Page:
Ding dong morally on high

19th December 2008 at 00:00

Wendy the assistant principal has been hiding from me since half-term. When I appear at the end of the corridor, she slips into the nearest cleaner's cupboard. She sent apologies for the leadership team meeting because she had an urgent appointment with the vet for her budgie's ingrowing toenails. I finally found her hiding under my desk.

She was hoping that this year I might relent and delegate the job to someone else, but alas she does it so well; so once again Wendy is organising the carol service.

On the last day of term, as for many Christmases before, Year 7 will crocodile their way up to the church, to be followed after break by Year 8.

We are not a church school, and I am more Richard Dawkins than Rowan Williams.

The carols sound so awful the kids must stuff their mouths full of cotton wool before singing, and I can't say I blame them. No self-respecting 13-year-old wants to be seen singing "Lo, he abhors not the vir-er-gin's womb" in front of his mates.

So why do we keep on doing it?

It provides an opportunity to come together with a sense of ritual to create a sense of belonging. We have always felt a bit ambivalent about this in state schools, unlike public schools, which have always been very comfortable with rituals such as singing the school song in Latin or pushing matron's Morris Minor into the pond at the end of every term.

We often conflate ritual with conformity and tradition with being old-fashioned. Sports' Day has long gone because too many people have to sit around for too long while a few sporty types run up a track for 45 seconds.

Prizegiving? Too elitist. The annual harvest festival? Hardly relevant when food is picked fresh from McDonald's all year round.

So that leaves assemblies, of a secular nature, of course. I think we had assemblies every day in primary school. They were taken by the redoubtable Miss Cornish, who wore frighteningly tight skirts that made her stockings scratch as she walked out to the front.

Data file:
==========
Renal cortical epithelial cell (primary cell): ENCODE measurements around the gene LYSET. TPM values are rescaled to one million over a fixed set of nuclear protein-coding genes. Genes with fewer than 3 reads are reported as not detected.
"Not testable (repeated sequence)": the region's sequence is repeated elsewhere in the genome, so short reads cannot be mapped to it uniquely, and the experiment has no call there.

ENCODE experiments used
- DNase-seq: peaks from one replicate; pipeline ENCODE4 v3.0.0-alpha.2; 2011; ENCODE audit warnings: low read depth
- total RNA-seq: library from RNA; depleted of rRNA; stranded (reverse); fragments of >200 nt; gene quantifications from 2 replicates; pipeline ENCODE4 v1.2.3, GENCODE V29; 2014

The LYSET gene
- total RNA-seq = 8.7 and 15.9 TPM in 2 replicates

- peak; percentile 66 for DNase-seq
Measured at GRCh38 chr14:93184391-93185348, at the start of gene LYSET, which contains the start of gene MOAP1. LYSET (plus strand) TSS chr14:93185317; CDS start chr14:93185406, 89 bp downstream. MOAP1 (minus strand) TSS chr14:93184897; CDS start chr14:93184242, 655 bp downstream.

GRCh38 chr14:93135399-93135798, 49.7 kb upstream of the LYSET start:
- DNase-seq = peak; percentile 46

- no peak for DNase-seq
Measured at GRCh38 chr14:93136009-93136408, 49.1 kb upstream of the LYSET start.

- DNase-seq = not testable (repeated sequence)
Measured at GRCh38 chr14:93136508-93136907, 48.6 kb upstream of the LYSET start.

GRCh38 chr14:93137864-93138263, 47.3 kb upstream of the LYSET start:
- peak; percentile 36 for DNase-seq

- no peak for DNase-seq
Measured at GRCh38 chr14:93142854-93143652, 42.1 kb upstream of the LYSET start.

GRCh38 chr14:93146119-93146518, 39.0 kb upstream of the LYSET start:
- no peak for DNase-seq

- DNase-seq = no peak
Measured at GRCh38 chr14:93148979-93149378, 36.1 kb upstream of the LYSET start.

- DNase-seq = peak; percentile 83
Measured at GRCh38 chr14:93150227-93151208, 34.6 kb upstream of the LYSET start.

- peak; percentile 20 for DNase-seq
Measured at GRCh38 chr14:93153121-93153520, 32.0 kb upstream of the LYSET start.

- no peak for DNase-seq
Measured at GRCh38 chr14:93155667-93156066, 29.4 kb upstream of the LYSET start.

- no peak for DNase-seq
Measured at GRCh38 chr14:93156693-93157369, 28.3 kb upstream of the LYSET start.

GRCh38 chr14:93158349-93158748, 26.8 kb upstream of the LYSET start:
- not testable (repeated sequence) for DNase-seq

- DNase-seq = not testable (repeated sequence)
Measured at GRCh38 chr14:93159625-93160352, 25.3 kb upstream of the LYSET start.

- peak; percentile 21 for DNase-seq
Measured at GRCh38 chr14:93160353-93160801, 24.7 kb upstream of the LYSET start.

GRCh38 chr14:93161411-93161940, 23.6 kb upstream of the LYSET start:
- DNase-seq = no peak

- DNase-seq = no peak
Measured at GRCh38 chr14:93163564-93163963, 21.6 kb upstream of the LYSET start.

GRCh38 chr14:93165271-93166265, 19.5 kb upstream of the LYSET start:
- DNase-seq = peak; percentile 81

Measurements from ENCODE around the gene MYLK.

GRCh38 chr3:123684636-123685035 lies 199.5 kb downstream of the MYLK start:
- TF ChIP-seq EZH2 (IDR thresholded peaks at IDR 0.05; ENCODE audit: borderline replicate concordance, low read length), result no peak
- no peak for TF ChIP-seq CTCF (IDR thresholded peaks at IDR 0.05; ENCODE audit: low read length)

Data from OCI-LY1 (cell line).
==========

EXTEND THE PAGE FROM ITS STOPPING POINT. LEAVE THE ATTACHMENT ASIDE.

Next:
I think that we had them every day in secondary school as well. I certainly remember the headmaster standing in his threadbare gown, glaring at us over the top of his half-rim spectacles.

I calculate I must have attended 2,470 assemblies during my school career. Even more amazing than that figure is the fact that I cannot remember a single thing about any of them. Not one.

Perhaps I have a poor memory. Perhaps I was always still hungover from the night before: possible in the 6th form, but unlikely in the infants, unless they used to lace the morning milk bottles to help keep us calm.

This ought to persuade me to send assemblies the same way as fagging, but still we carry on. There's an arrogance here that persuades me that my assemblies are more interesting than the ones I had to sit through, although I have to admit it's unlikely. Our persistence is for other reasons. It's partly to do with missionary zeal, the same motive that made Livingstone swim the crocodile-infested Limpopo in order to present presumably very soggy bibles to bemused natives.

We are grown-ups, and we have important moral messages for you youngsters, so sit up straight, stop poking your fingers in your neighbour's nostrils and listen. It's for your own good.

It's also about creating that sense of belonging. We live in the age of choice and personalised learning. If a student can negotiate when to come to school, and reject science with Mrs Witherspoon in period three in favour of studying surfboard design by podcast at three in the morning, then it is important that we hang on to occasions when we all come together.

We need to celebrate our achievements and remake the guidelines and borders that shape a community's sense of itself.

The medium is the message. I may have forgotten what old gown-face actually said in all those assemblies, but who knows what I inadvertently imbued through my pores about values, spirituality and all sorts of other cheesy stuff.

We know that a family meal together is now as rare as a fresh pea, and even gathering round the television has been superseded by watching my own computer in my own bedroom.

Humans these days spend too little time just being, and especially being quietly together with others.

So this year, as every year, we will traipse to the church for the carol service. I shall carry a clean tea towel in my pocket just in case the third shepherd is ill and my chance for stardom comes.

The kids would find it hilarious. But then, if laughter does not create community, what does? Happy Christmas.

Roger Pope, Principal of Kingsbridge Community College, Devon.

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